Our experience since at least the LTCM crisis and particularly since the end of the dot.com boom and the GFC has been the application of the techniques of financial repression in order to maintain solvency in the debt markets. This has tended to direct monetary flows into
monetary “assets”; and towards
gearing the consumption spending of the elite, especially their use of urban land and housing
Neither of these channels for financial “assets” can add anything to our general productive potential or, therefore, to income flows. They are essentially useless to the economy, though they are valuable to those who hold positions and deal in them.
From this we can also deduce that the problem is not the creation of financial assets per se. It is the form they take, which is overwhelmingly as narrowly distributed, negotiable, redeemable, hot debt.
We need to rethink capital.
Capital does not need to be “collected” before being spent. It is a produced resource, and it is a resource that is made available and valuable by social means.
We need to start applying capital to the income-needs of the many, rather than simply to the liquidity needs of the few.
To do this, we need to create new classes of financial assets – equity or quasi equity that is available for investment in productive capital. Such capital is usually the most useful but is also the most expensive form of capital from the viewpoint of the enterprise balance sheet, and is difficult to both obtain and hold. Not only is it scarce, it is very highly taxed. This compounds its mis-allocation.
Equity is the quintessential long-term asset. We need to deploy much more of it in the “real” economy, which is increasingly deprived of essential funding, not just here but in all economies. This is nowhere more obvious than in Australian manufacturing, which is starved of all kinds of capital and which is naturally failing to thrive.
Poll Roundup: G20 No Help To Government
2PP aggregate 53.1 (+.8) to ALP
But has it really been measured yet in any polls or are we still waiting to see the effect?
It showcased Abbotts stupidity and inadequacies quite effectively.
confessions @ 1382: Indeed. The important thing, however, is to work hard now to get the message entrenched in the public consciousness that Mr Abbott is a liar, so that instead of having to say it during the 2016 campaign, thereby looking negative, the ALP will simply be able to rely on the fact that people won’t believe his denials, perhaps reinforced with throwaway line (eg, “well, of course, he always denies things like that before the election…).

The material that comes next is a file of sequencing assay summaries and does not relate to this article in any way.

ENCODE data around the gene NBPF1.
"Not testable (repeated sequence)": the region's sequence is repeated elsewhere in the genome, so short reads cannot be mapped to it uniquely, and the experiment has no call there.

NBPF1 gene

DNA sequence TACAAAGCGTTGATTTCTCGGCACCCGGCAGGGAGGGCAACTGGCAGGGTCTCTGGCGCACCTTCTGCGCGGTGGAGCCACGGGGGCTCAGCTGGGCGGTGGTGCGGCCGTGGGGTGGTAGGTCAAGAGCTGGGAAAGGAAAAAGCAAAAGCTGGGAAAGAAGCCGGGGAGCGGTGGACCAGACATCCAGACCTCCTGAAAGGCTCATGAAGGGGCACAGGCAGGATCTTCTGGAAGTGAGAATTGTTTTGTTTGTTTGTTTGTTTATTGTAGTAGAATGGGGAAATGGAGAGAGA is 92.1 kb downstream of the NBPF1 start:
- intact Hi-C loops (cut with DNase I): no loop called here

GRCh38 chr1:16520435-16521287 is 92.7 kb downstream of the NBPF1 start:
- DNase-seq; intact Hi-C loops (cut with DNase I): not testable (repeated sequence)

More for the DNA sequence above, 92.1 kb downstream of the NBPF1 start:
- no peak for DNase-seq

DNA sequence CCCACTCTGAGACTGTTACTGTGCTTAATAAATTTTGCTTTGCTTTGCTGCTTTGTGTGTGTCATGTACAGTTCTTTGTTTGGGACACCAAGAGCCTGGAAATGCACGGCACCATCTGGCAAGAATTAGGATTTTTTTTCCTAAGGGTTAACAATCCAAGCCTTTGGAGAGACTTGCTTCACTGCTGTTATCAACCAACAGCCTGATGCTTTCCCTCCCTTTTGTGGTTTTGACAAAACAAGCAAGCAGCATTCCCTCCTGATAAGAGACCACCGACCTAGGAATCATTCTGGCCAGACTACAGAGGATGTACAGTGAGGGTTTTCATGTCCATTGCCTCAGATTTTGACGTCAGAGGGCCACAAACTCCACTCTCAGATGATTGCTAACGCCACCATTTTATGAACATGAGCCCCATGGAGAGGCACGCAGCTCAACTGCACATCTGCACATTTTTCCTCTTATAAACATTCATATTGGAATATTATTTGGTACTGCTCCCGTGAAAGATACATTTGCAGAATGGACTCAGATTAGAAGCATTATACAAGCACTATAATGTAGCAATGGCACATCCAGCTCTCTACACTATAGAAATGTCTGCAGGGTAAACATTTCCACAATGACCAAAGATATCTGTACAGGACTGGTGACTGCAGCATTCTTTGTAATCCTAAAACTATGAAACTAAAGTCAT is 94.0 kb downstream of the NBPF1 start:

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DARREN LAVER GOT F’ED IN THE A.
Labor’s message at the next poll must include something along the lines of “you can’t believe anything Abbott says”.
Maybe use the wizard of oz theme if rights obtainable.
The government is back to step 1. It can try to pass legislation to achieve the same effect or try its luck again with regulation – ultimately the numbers game is the same either way, and legislation is a bit more legit.
Of course the flakiness of Lambie and Muir means the government can hope to talk them around and have some future success … we’ll just have to wait and see.
I think Abbott’s brand is well on the way to being trashed. The important thing is to ensure the entire Liberal brand goes with it. Maybe a three word slogan … “Liberals are liars” 🙂
Of course the other thing in the mix if the polls stay the way they are for the govt is the pressure from within the coalition partyroom.
Lots of nervous first term backbenchers looking for assurances that it’s all good or some pork in the pre-election budget that is going to be harder to find with revenue contractions and the govt’s cuts being rejected in the parliament.
FWIW a guy at work was saying the other day that his niece works in Dept of Human Services and the govt is trying to move hell and earth to regulate whatever it can in that portfolio that was rejected through the budget.
Apparently it’s not a very nice place to work these days with staff moral at very low levels and not a great deal of communication between Canberra and the states.
The Libs are not being very nice to either but Labor OTOH is being nice and is historically very good at it.
I see a strong possibility of Muir and Lambie moving closer to Labor in their voting pattern.
confessions – fwiw X is on LL talking about this and has explicitly stated that he will be looking to negotiate with the government over the FOFA changes – ie they’re apparently keen to keep the issue alive, although it’s unclear what parts of the government’s desired changes X might be happy to wave through … perhaps some of the “opt in” requirements. X is being opportunistic. Surprise.
I imagine the government might deprioritize FOFA changes for a while given the other battles they have on their hands, and it’s not like it’s going to improve the budget.
Well its goodnight from me. An undoubtedly bad day for the government 🙂
Temperatures below freezing in all 50 states of America, including Hawaii, but it couldn’t be Climate Change…. so what is it?